Roleplay is, first and foremost, about freedom.
It lets you explore areas of the world, of your brains, of our imagination with a carefree abandonment. As a result, it can be easy to stray into territory that others – or you yourself – find uncomfortable.
The take home message; talking about safety makes thing safer
Below are three simple tools that can help make things safer.
Tool 1. Talk before you play
Start your session off with an intentional chat. This would often fall as a responsibility to a GM, but there’s no reason why any player or participant can’t initiate it.
Make it clear that this should be a safe space, that the aim of the game is to have fun, not to hurt anyone, and make a group agreement to respect and look after one another.
It sounds simple, but it sets a foundation for the rest of the session that everything else is built upon.
In a group of close friends, where people feel safe to share topics they wish to avoid or be careful with, this may be all the safety provision you need.
However, not every person and every session will find this enough. I would never recommend playing RPG with people you are not comfortable with, but it can happen, especially at conventions and situations you have less control over. In these situations, the next two tools are invaluable.
Tool 2. The X-Card
Developed by John Stavropoulos, the X-Card provides a clear, safe and simple safety-net.
To use it, at the start of your game, simple say:
“I’d like your help. Your help to make this game fun for everyone.
If anything makes anyone uncomfortable in any way… [ draw X on an index card ] …just lift this card up, or simply tap it [ place card at the center of the table ].
You don’t have to explain why. It doesn’t matter why. When we lift or tap this card, we simply edit out anything X-Carded. And if there is ever an issue, anyone can call for a break and we can talk privately.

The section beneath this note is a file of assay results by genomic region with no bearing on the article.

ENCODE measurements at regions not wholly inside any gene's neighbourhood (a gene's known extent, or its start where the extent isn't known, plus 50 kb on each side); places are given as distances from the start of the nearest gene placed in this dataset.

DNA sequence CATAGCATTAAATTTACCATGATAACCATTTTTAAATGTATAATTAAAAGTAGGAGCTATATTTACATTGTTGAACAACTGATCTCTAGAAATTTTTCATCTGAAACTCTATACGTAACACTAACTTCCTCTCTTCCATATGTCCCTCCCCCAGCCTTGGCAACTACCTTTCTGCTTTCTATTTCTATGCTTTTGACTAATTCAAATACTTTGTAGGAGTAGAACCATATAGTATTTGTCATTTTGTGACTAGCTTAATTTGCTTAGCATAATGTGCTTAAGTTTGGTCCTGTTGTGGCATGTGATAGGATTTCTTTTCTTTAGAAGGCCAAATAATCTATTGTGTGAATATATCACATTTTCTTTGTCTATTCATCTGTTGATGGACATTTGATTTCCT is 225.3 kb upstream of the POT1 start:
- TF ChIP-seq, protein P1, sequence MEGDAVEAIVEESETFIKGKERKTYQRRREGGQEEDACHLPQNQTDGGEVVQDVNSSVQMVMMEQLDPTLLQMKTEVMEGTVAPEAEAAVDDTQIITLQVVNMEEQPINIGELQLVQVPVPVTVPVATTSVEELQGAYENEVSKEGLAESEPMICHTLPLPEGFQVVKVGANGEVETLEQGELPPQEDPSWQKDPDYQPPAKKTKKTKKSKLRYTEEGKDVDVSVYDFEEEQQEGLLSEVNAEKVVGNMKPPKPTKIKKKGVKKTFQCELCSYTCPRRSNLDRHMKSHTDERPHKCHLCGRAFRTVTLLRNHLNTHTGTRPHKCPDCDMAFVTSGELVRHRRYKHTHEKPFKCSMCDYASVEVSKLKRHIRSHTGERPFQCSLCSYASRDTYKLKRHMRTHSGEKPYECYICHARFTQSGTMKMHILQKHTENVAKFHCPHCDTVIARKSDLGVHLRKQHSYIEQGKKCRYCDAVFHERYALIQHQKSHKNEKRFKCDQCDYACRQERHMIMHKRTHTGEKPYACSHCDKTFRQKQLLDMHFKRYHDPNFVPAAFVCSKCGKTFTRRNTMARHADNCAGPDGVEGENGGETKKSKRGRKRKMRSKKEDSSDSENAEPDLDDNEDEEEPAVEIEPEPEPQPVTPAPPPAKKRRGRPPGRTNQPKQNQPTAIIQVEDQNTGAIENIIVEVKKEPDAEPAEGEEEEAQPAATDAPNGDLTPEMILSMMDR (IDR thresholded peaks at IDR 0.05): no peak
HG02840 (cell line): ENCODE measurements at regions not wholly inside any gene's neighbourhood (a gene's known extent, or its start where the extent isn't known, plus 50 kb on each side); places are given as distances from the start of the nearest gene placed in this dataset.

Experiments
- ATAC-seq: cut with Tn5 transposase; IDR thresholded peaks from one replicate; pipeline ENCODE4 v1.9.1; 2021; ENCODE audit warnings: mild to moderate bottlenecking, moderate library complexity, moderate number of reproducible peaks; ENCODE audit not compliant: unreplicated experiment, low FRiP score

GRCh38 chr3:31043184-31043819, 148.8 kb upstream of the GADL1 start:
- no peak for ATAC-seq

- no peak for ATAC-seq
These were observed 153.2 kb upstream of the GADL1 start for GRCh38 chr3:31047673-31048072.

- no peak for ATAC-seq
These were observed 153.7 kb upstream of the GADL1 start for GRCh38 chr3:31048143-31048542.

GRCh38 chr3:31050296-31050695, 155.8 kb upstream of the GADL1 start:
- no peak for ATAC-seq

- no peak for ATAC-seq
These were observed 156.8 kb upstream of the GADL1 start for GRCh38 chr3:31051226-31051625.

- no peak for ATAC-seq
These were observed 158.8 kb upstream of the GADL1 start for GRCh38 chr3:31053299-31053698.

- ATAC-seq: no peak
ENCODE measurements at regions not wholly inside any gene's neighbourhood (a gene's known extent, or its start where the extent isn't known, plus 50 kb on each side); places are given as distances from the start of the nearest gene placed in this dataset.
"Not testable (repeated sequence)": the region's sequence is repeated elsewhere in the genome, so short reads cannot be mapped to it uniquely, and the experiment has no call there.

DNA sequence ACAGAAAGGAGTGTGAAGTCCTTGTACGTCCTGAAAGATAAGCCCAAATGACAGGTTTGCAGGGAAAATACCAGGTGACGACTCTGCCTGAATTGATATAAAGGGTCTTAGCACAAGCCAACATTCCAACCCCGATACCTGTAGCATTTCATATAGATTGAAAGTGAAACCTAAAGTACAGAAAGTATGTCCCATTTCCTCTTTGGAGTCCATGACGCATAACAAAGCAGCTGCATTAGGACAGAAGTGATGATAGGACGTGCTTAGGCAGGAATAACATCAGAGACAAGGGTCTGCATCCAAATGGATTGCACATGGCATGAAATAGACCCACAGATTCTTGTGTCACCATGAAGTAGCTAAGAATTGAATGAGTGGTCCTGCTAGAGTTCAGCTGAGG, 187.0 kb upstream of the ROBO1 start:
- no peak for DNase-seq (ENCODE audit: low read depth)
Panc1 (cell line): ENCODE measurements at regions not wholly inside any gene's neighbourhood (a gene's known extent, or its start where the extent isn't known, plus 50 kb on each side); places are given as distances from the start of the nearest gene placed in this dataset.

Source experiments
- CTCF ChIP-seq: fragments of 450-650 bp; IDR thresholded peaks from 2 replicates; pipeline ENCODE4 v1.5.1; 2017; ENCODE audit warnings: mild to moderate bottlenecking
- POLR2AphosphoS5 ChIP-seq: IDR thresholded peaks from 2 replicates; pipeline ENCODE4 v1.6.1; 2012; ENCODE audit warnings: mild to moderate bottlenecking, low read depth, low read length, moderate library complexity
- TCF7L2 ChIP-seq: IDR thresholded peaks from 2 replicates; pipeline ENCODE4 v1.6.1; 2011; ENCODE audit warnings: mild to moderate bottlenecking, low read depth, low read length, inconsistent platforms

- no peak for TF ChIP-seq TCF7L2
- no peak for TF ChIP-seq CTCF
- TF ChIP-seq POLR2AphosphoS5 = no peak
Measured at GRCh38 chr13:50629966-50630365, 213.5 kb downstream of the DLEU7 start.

I know it sounds funny but it will help us play amazing games together and usually I’m the one who uses the X-card to help take care of myself. Please help make this game fun for everyone. Thank you!”
It provides a simple exit strategy for someone to say “no”, without having to explain it or themselves.
The act of explaining and setting it up also explains that this is a safe space for people to play, without having to push through difficult topics that they don’t want to.
The strength of the X-Card is that no one has to explain themselves or mention areas they are uncomfortable with, unless it comes up. Sitting in a group and saying “I don’t want to talk about x“, involves mentioning x, which may be traumatic in itself.
The main limitation of the X-Card is it only triggers when a line is already being crossed, rather than preventing it getting broached at all. This is where Lines and Veils comes in…
Tool 3. Lines and Veils
Lines and Veils is a tool that introduces two concepts: lines that should not be crossed – Lines – or areas that should be covered with a veil – Veils.
They can be written anonymously before the encounter, or discussed in the group.
Lines are clear, “We don’t have murder in our game, the NPCs don’t do it, it is a topic we are not covering“.
Veils are more subtle, they can be hinted upon, but not explicitly explored, “Whilst murder may happen in our game world, we do not role-play it or depict it verbally. Our players may react to it without having to have it fully described“.
As with all things, these are moving targets. During a harrowing play session, people may wish to add a veil, move a veil to a line, or the opposite, if they feel more comfortable with the group and ready to explore a topic they were not previously able to.
Safe is better
In medicine, we talk about known unknowns, and unknown unknowns. I might know I’m weaker at Neurology (a known unknown), so refer more readily, or ask for advice, but if I don’t know I’m bad at it (an unknown unknown), I might make mistakes without realising it. Talking about safety allows our unknown safety issues to become known safety issues.
The take home message; talking about safety makes thing safer. Making sure your group takes a few moments to cover it can prevent pain further down the road.
Play safe, and have fun people!
Any comments? Let me know. Any tools you find helpful, or skills you’ve picked up to make roleplaying easier and safer? I’d love to hear about them below…